ANNAPOLIS – Five lobbyists huddled in the hallway of the Lowe House Office Building early Thursday morning, plotted strategy and tried not to giggle.
“OK,” said Ashley Martinez, an advocate for school reform. “Let’s go stand outside the elevators, and if any special people come out, we’ll grab `em.”
The other four nodded furiously, ponytails bouncing. Then the whole bunch collapsed into squeals.
In the final days of the battle over education dollars, the smallest voices came to the capital on their spring break this week and asked, with excruciating politeness, to be heard.
“Excuse me,” said 10-year-old Ashley as one of the targeted “special people” – Prince George’s Delegation Chairman Rushern L. Baker III – stepped off the elevator. “We need some money for our schools.”
Baker, a tough man to see without an appointment, flashed the same grin he gives grown-up constituents and high-priced professionals and bent down to listen.
But adolescent nerves set in, and the words got stuck. The girls nudged each other, but could not speak.
Democracy is tougher in real life than on the Schoolhouse Rock video they often show in schools. Especially when you have no cell phone, no Palm Pilot and so little time off from the seventh grade.
And unlike the legions of undersized advocates that arrive each session on yellow buses to push for state cookies or other trifling legislation, these girls sought a loftier prize.
“Eighty million bucks,” Ashley said.
Baker would love to find that kind of money, he told the girls and their parents. His own children – he calls them Yummy, Cookies and Snack – go to public school too.
The grown-up members of the grassroots group Stand for Children brought the dozen or so children to Annapolis to ask lawmakers to fund a reform plan giving schools an extra $1.1 billion over five years.
The students did not know the details of the strained state budget. They didn’t know school reform depends on clearing political roadblocks pitting poor counties against affluent ones. Or that finding new money depends on passing a controversial cigarette tax. Or that other groups want money too, for mental health, the environment and other fine causes.
But they did know, as intimately and expertly as anyone, that their schools need more money. They also knew that citizens with a problem are supposed to talk to their elected representatives.
So what if they can’t yet vote.
The pack of girls chased Delegate Anthony Brown, D-Prince George’s, like he was a Backstreet Boy, down the hall and into his office. No appointment, no problem.
“Did they just walk on in there?” one staff member whispered.
“Let them go,” said another. “They are so cute.”
The girls stood shoulder-to-shoulder and stared at Brown across a massive conference table.
“We are trying to get funding for our schools,” said Ashley, who was grudgingly emerging as the group’s leader.
“Which schools?” Brown said.
“All the schools,” said Ashley, a fifth-grader at Beltsville Academic Center.
They told him they needed buses so they could get home after activities and asked for playground equipment to replace rusty and broken swings. They said their classes were too big.
They proposed classes of 15 students. Brown shook his head and countered, “How does 25 sound?”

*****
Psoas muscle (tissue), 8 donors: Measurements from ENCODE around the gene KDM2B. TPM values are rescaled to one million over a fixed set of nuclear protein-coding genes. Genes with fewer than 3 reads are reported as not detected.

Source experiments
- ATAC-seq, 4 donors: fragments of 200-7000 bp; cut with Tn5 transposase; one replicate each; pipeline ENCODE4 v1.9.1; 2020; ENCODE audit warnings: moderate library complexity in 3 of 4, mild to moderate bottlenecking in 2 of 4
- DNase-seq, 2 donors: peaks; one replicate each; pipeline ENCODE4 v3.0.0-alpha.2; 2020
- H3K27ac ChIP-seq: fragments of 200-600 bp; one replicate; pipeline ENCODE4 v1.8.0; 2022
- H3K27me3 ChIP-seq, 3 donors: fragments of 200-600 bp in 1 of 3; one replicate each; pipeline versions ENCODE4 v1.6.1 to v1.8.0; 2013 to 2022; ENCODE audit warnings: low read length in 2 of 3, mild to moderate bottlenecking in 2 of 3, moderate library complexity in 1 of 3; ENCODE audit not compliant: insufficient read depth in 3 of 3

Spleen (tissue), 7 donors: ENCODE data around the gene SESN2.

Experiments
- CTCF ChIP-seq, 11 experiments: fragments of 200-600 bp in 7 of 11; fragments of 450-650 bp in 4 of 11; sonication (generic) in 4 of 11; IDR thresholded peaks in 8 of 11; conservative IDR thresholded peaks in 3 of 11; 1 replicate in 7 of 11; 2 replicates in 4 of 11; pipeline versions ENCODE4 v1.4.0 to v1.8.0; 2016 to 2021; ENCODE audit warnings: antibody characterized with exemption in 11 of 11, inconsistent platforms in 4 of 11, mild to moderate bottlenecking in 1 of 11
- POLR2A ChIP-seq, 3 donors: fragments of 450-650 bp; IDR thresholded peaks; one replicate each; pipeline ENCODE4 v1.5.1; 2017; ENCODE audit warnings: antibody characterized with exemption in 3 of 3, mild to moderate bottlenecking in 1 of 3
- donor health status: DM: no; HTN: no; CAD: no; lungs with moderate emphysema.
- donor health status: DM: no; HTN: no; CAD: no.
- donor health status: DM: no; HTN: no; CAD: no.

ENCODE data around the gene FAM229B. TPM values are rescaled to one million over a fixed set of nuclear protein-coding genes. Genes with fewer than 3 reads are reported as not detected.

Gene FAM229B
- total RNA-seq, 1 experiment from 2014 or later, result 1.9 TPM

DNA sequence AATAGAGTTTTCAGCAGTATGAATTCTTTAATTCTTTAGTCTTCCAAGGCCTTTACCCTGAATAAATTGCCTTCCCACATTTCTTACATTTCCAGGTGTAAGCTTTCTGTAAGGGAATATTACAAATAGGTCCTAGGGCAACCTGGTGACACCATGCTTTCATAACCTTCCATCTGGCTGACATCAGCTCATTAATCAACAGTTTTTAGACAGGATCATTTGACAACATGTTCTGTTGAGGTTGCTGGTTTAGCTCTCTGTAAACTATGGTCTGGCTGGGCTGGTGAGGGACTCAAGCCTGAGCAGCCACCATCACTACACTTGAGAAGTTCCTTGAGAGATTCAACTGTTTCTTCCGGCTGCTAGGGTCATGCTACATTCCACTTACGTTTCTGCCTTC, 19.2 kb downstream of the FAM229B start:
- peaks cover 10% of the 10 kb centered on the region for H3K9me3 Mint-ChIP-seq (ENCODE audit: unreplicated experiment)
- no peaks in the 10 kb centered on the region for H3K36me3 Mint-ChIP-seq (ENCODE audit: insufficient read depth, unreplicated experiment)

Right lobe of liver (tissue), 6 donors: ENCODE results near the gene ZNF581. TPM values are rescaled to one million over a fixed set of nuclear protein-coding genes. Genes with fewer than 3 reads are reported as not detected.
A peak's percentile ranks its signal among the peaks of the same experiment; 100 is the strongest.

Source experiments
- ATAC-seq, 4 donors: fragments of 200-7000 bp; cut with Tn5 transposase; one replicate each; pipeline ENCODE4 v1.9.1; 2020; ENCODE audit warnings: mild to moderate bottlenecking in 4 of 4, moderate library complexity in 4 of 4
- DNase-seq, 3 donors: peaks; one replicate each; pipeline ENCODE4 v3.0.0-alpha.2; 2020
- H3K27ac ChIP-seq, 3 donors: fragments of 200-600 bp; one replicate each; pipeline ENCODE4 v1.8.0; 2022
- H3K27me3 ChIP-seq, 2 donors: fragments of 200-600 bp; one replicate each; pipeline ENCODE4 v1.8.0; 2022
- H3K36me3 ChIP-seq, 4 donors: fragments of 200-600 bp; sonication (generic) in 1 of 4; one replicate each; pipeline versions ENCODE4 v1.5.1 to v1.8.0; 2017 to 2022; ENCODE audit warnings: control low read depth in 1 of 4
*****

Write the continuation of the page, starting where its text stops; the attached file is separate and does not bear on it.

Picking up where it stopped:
The girls nodded, and walked out smiling with satisfaction.
“That was our best one,” Ashley said. Then she broke into a run. The kids and their parents had an appointment to keep – with a senator.
In all, parents spoke to a half dozen lawmakers and students cornered a half dozen more.
One of the Anne Arundel delegates gave them pencils.
When the lawmakers convened their morning session, the group watched the House of Delegates from the balcony. The Prince George’s delegates waved at them from the floor.
Government operates a little bit like a classroom, they observed. Bells ring when it’s time to start (although most lawmakers were tardy), everyone said the Pledge of Allegiance (but then there was a prayer) and the House Speaker (he’s like the teacher) took attendance.
Discipline, they noted, appeared to be lacking.
“Are they supposed to listening to what he is saying?” said Ashley, as House Speaker Casper R. Taylor Jr., D-Allegany, asked for amendments to bills.
“Are they supposed to be quiet?” said Jennifer Sowers, 13, a seventh- grader at Martin Luther King Jr. Middle School in Beltsville. “They are not setting a very good example.”
“Why do they all have telephones?” several asked simultaneously, as lawmakers chatted, plucked at laptops and generally ignored the mundane procedural portion of the session.
“We don’t have phones,” said Diane Feuillet, 13, a student at private Sandy Spring Friends School. “They should give the schools money for that.”
When Delegate Joan B. Pitkin, D-Prince George’s, introduced the group, 137 lawmakers stood and cheered. The students waved, except for the littlest one, 4- year-old Daryl Franklin, who was asleep.
When it was over – after they had marveled at the governor’s mansion and snickered at the sculpted golden hairdo of Sen. Ida G. Ruben, D-Montgomery – they weren’t entirely sure if they had made a mark on Annapolis, but Annapolis had made a mark on them.
Danyetta Coles, 13, had been speechless all day. But she did have something to tell the lawmakers.
“I was scared of them,” said Coles, an eighth-grader at MacArthur Middle School in Fort Meade. “But we need some computers, an air conditioner and some bathrooms and some toilet paper in them.”